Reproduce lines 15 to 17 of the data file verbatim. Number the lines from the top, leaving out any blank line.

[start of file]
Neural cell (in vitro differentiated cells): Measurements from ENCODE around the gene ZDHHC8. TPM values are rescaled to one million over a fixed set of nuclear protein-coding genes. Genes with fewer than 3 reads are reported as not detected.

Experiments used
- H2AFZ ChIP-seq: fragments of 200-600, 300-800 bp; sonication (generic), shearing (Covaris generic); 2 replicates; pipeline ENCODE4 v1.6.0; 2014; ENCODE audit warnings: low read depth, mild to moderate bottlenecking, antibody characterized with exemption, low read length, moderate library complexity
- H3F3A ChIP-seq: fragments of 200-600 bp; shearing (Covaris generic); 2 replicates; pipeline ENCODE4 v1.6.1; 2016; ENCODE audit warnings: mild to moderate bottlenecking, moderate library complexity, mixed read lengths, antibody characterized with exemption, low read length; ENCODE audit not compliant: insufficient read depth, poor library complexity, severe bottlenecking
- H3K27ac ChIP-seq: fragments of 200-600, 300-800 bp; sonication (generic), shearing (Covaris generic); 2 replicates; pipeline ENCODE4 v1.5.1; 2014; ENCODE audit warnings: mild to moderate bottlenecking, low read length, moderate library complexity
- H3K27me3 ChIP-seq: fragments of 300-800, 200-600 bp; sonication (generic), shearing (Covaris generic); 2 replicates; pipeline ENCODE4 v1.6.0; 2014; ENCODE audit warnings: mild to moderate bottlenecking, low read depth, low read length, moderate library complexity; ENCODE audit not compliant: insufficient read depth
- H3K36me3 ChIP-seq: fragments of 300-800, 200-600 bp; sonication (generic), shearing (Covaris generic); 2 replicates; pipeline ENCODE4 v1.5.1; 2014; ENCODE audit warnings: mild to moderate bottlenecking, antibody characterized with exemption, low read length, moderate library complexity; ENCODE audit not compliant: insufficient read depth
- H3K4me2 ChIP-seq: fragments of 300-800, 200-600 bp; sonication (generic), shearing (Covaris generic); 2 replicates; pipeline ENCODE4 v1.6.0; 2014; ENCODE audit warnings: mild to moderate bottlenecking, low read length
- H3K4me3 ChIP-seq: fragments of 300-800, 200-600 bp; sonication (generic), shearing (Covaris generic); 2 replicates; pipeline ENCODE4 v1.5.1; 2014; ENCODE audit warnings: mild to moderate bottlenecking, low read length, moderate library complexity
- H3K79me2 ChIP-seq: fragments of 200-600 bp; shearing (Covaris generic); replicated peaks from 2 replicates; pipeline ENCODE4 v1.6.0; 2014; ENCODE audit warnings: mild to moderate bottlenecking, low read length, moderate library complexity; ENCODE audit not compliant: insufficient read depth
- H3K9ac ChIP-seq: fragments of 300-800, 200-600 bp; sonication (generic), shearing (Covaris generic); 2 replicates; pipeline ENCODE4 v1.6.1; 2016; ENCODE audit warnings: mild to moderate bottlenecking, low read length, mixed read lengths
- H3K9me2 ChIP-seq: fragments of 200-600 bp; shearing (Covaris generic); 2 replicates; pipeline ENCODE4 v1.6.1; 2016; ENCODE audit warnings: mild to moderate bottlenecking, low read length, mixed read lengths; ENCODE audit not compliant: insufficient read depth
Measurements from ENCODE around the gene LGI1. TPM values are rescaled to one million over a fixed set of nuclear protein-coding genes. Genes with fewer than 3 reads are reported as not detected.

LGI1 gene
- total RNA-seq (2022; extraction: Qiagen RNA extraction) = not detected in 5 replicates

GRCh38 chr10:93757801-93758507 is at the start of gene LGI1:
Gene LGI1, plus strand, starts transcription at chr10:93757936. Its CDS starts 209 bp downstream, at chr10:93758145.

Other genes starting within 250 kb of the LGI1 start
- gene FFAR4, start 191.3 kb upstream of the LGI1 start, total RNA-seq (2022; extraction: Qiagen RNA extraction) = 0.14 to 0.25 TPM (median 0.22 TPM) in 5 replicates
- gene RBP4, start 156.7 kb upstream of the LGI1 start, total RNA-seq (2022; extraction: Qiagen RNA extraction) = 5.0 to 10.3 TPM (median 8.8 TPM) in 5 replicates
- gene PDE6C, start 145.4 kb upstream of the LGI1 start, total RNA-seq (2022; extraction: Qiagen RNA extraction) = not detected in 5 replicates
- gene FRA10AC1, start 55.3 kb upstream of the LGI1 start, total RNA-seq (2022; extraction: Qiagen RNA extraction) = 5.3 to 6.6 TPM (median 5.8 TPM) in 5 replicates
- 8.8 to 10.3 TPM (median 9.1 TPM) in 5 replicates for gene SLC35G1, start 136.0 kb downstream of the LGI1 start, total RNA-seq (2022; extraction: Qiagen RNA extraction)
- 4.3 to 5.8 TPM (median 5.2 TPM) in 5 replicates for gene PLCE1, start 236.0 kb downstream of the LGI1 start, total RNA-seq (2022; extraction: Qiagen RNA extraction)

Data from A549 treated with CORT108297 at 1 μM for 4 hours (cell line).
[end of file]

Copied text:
- total RNA-seq (2022; extraction: Qiagen RNA extraction) = not detected in 5 replicates

GRCh38 chr10:93757801-93758507 is at the start of gene LGI1:
Gene LGI1, plus strand, starts transcription at chr10:93757936. Its CDS starts 209 bp downstream, at chr10:93758145.